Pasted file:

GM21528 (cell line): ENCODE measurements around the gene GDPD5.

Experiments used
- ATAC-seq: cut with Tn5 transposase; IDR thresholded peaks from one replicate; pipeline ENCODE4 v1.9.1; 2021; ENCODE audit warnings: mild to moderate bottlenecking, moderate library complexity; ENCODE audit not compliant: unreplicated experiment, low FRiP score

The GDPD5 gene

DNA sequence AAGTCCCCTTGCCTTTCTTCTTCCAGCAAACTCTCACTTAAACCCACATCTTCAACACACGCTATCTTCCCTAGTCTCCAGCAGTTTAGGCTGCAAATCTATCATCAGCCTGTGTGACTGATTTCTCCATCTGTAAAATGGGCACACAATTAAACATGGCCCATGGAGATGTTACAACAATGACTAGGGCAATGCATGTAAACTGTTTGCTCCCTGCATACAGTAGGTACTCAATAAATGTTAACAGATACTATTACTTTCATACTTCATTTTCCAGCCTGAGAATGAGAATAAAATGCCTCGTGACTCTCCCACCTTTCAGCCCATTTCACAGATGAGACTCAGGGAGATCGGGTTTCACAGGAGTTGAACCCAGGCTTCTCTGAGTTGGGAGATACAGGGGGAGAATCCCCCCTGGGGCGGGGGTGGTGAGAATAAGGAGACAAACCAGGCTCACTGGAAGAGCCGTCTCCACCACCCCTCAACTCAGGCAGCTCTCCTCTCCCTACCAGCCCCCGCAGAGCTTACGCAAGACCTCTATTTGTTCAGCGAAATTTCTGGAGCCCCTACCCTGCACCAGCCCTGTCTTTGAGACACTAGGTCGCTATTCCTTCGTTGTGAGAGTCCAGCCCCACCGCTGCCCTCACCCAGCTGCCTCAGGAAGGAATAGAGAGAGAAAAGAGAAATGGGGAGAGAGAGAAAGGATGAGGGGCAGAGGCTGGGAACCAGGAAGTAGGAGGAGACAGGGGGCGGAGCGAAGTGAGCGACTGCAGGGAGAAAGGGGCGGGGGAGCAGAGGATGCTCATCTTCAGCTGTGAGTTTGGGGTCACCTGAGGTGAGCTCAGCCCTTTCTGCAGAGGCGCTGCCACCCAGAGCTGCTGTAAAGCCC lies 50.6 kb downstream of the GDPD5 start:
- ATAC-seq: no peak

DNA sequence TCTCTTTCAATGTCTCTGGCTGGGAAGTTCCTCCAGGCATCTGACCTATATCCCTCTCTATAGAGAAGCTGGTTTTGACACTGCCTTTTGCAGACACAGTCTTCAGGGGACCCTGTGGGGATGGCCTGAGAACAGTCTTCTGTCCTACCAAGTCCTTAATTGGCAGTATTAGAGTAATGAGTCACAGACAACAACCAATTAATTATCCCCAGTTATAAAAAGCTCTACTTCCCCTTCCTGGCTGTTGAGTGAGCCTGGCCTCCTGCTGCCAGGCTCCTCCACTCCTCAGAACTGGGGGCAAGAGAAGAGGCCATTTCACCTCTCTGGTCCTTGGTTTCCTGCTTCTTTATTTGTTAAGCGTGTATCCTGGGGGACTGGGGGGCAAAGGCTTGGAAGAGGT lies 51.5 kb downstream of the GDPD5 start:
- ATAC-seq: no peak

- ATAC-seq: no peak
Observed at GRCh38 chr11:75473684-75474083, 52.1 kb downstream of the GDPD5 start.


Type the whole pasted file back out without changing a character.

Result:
GM21528 (cell line): ENCODE measurements around the gene GDPD5.

Experiments used
- ATAC-seq: cut with Tn5 transposase; IDR thresholded peaks from one replicate; pipeline ENCODE4 v1.9.1; 2021; ENCODE audit warnings: mild to moderate bottlenecking, moderate library complexity; ENCODE audit not compliant: unreplicated experiment, low FRiP score

The GDPD5 gene

DNA sequence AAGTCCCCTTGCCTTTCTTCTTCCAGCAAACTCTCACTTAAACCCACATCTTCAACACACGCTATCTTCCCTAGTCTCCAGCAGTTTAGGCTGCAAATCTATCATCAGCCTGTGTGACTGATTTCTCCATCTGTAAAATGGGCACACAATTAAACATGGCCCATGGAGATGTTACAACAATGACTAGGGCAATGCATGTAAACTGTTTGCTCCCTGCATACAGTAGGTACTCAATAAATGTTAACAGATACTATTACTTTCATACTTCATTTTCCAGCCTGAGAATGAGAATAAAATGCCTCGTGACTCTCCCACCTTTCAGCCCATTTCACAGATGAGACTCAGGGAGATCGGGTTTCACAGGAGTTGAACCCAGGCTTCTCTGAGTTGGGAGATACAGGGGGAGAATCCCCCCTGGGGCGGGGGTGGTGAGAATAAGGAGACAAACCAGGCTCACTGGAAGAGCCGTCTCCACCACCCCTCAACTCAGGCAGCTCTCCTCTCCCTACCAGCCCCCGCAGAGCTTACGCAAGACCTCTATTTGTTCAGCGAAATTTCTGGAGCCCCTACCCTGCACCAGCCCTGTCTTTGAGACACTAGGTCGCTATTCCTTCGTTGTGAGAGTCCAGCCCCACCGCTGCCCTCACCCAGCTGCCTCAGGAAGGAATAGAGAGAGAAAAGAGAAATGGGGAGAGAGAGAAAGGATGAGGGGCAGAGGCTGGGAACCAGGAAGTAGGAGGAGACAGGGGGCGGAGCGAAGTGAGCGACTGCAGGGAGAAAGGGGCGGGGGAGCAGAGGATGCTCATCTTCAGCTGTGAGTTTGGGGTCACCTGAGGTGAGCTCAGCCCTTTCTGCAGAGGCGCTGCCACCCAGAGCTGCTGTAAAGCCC lies 50.6 kb downstream of the GDPD5 start:
- ATAC-seq: no peak

DNA sequence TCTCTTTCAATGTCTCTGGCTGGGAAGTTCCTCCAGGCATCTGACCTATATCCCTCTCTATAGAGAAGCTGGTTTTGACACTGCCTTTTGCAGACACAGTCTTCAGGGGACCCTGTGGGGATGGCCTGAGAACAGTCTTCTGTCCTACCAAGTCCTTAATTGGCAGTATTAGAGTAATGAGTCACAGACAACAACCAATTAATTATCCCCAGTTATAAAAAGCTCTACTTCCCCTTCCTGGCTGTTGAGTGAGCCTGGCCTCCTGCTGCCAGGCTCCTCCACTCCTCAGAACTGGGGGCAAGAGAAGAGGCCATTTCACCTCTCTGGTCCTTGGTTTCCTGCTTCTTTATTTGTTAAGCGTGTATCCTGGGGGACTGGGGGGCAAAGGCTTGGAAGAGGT lies 51.5 kb downstream of the GDPD5 start:
- ATAC-seq: no peak

- ATAC-seq: no peak
Observed at GRCh38 chr11:75473684-75474083, 52.1 kb downstream of the GDPD5 start.